Henry Cowell Redwoods SP State Park
is located in Santa Cruz County near the City of Santa Cruz. The
park is open to the public for nature hikes, bicycling, river
kayaking, fishing, horseback riding and even a train ride passes through
the beautiful Redwood Grove. The hiking trails range in difficulty but
most are easy to walk and perfect for families of all all ages.
Douglas fir, oak, madrone and a stand of Ponderosa
pine present a picture perfect experience much as travelers would have seen 200
years ago. The tallest tree in the park is about 285' tall and 16' wide.
The oldest trees in the park are about 1400 to 1800 years old. With over
20 miles of riding and hiking trails, a picnic area above the San Lorenzo River
and steelhead and salmon during the winter, this oasis near the ocean is
one of the region's prized possessions, enjoying a location near the
University of California Santa Cruz campus. The park is accessible by
on Highway 9 in Felton in the Santa Cruz Mountains. Public buses that
stop at a shopping center with a Rite Aid store in Felton near the
corner of Mt. Hermon Road and Highway 9 are a short walk (less than half
a mile) from the park and cost less than $2 to ride.
Zayante Indians once
lived in the area, discovering shelter, water and game abundant, making this an
ideal place for settlements. After the Spanish
established a foothold in California, the land here as in many parts of
California became parcels granted to individuals.
Rancho Zayante was granted by Mexico in 1834 to Joaquin Buelna and consisted
of 2,658 acres just north of Henry Cowell Redwoods State Park and probably
included a small portion of the present northern section of the Park; Rancho Carbonera, a large tract of
land bordering the San Lorenzo River north of Santa Cruz and at the entrance
to the San Lorenzo Valley, was granted by Governor Alvarado to Jose
Guillermo Bocle in 1838; and Rancho Cañada del Rincon en el Rio San
Lorenzo de Santa Cruz was granted to Pedro Sansevain in 1843.
Gold was discovered
in Gold Gulch, a small creek opposite the park picnic area in 1855.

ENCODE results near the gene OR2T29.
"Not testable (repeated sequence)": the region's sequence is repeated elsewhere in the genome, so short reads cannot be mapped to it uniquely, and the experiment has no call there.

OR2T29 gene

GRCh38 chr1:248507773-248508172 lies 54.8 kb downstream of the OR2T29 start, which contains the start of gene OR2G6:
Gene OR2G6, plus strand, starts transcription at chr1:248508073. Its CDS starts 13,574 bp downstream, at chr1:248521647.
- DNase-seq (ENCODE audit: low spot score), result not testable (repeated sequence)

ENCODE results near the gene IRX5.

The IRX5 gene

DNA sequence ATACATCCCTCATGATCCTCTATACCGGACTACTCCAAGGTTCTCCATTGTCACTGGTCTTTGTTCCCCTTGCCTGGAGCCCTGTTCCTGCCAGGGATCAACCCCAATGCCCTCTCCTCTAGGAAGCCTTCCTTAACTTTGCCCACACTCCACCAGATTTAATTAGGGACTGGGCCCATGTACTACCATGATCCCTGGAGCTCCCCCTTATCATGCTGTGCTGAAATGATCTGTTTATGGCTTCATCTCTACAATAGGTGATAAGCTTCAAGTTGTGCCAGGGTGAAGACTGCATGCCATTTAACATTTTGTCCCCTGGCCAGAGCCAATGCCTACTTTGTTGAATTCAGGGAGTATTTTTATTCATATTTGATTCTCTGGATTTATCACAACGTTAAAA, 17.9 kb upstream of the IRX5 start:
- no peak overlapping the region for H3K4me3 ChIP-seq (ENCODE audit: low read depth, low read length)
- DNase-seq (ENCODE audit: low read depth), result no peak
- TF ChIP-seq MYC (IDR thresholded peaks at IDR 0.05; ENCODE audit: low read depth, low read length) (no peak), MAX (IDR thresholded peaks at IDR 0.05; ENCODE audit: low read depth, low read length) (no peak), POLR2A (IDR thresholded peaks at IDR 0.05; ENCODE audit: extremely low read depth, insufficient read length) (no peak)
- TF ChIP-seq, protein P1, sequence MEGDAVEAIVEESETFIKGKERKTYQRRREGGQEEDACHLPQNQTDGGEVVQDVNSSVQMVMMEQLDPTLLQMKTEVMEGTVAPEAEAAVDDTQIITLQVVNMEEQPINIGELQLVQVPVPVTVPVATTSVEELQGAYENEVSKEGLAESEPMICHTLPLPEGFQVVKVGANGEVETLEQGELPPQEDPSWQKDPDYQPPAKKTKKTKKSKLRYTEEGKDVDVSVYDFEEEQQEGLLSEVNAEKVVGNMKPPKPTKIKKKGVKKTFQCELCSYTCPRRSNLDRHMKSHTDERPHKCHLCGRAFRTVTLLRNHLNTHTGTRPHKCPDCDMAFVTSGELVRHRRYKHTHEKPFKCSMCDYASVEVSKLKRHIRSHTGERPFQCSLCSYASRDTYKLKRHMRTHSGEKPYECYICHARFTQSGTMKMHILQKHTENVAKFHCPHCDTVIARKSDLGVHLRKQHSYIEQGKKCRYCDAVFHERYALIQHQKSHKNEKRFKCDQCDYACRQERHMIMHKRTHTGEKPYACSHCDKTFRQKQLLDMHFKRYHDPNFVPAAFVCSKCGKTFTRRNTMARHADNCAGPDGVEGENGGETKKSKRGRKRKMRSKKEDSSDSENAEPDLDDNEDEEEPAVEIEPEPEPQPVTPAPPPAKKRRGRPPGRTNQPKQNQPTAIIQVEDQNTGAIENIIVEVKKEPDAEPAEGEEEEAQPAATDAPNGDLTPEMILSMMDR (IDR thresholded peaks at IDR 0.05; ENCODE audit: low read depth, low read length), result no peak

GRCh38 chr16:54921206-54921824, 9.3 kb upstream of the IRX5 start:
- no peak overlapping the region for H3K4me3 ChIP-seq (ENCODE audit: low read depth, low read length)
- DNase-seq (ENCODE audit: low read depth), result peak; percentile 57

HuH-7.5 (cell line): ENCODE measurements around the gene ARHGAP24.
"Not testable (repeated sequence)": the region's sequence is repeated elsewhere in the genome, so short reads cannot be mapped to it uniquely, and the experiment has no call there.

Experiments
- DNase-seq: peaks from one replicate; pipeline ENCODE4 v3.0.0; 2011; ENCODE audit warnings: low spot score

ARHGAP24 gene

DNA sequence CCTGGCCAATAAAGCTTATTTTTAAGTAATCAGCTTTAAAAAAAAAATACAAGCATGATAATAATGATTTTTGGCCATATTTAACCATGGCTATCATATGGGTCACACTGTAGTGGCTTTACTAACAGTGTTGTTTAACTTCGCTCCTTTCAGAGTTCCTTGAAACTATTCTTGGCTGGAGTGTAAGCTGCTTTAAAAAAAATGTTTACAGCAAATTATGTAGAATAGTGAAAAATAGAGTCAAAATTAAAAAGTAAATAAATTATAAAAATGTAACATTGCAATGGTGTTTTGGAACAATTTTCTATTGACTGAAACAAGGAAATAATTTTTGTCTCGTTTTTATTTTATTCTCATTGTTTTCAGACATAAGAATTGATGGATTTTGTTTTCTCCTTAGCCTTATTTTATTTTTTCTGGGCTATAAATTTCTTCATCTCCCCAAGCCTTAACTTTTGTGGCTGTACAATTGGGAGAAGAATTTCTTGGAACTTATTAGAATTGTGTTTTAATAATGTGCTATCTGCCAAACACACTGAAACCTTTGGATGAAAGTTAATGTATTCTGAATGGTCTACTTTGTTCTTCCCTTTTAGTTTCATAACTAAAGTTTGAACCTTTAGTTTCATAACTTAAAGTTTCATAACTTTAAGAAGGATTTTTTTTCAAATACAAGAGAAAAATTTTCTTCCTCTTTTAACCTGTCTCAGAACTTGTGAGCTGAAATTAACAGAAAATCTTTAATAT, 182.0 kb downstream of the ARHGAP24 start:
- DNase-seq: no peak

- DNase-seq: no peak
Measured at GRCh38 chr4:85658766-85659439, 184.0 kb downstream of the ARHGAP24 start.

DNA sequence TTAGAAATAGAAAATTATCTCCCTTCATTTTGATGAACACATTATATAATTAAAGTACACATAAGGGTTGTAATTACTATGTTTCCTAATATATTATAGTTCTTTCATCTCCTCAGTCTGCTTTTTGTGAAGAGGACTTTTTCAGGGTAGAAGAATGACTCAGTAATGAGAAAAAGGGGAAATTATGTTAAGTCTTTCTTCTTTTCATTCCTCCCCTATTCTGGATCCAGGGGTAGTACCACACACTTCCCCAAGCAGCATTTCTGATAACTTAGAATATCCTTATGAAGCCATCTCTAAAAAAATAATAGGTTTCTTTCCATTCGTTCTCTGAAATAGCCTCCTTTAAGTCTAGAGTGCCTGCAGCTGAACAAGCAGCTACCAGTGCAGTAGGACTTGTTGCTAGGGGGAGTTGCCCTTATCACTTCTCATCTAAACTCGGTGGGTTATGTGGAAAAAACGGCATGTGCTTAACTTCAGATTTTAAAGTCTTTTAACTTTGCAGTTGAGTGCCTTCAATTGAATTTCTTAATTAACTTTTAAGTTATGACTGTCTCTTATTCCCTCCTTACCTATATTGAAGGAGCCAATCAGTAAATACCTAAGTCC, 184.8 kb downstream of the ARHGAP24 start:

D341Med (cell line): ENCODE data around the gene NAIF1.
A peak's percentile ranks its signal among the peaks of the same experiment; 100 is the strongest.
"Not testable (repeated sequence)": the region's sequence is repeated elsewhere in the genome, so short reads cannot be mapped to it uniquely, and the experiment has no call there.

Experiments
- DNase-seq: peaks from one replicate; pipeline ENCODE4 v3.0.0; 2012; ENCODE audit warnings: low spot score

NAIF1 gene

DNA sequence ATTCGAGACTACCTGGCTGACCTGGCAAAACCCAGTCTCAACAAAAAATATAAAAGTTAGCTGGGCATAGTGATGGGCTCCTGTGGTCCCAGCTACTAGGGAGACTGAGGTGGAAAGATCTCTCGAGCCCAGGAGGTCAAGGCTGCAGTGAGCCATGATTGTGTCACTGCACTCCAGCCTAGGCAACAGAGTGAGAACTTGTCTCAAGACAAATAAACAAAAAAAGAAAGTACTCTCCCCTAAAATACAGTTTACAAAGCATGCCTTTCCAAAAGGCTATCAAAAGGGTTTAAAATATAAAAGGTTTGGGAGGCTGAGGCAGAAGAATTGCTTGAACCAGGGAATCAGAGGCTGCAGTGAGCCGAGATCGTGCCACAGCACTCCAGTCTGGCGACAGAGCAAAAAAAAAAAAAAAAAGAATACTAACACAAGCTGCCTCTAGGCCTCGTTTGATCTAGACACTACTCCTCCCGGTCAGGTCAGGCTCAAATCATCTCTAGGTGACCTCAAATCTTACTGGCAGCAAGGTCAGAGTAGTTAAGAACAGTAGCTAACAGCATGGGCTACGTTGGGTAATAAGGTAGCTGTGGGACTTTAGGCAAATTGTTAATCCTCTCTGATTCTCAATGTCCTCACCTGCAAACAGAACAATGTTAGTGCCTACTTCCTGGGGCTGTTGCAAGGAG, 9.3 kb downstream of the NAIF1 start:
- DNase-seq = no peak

Limestone quarries, logging, paper mills and tourism all contributed to
the influx of people into the area. Henry
Cowell, for whom the park was named, previously left his home in
Wrentham, Massachusetts for the lure of California gold. He began a
successful drayage business that grew to include routes to Stockton and
the gold country. His empire grew to include property and business
interests from San Luis Obispo to Washington State.
He purchased interest in the local
limestone business and reportedly owned over 10,000 acres of land in the
park and surrounding region. Cowell also owned cattle and logging
businesses (for lumber and to fuel the lime kilns), and continually
purchased property. Henry Cowell died in 1903, leaving his lands and
wealth to sons Ernest and Harry.
Harry took an active interest in
operations and maintained the business until his death in 1955. He was
the last link in the Cowell family line and wrote in his will that the
real estate interests were to be governed by the Cowell Foundation,
worth over $14 million. Henry Cowell Redwoods State Park was one of the
many recipients of the generous deed of land for public use and
Like so many of the written and verbal
accounts, there are other perspectives that could contribute to this
history of the park and its naming. One thing is clear. Henry Cowell
Redwoods State Park is a testament to the beauty of Santa Cruz. Its
Redwood forest has survived climate changes, logging efforts and remains
one of the oldest living monuments to a beautiful place where forests
meet the beach. For
information on the Roaring Camp Railroads, see
web page. parks.ca.gov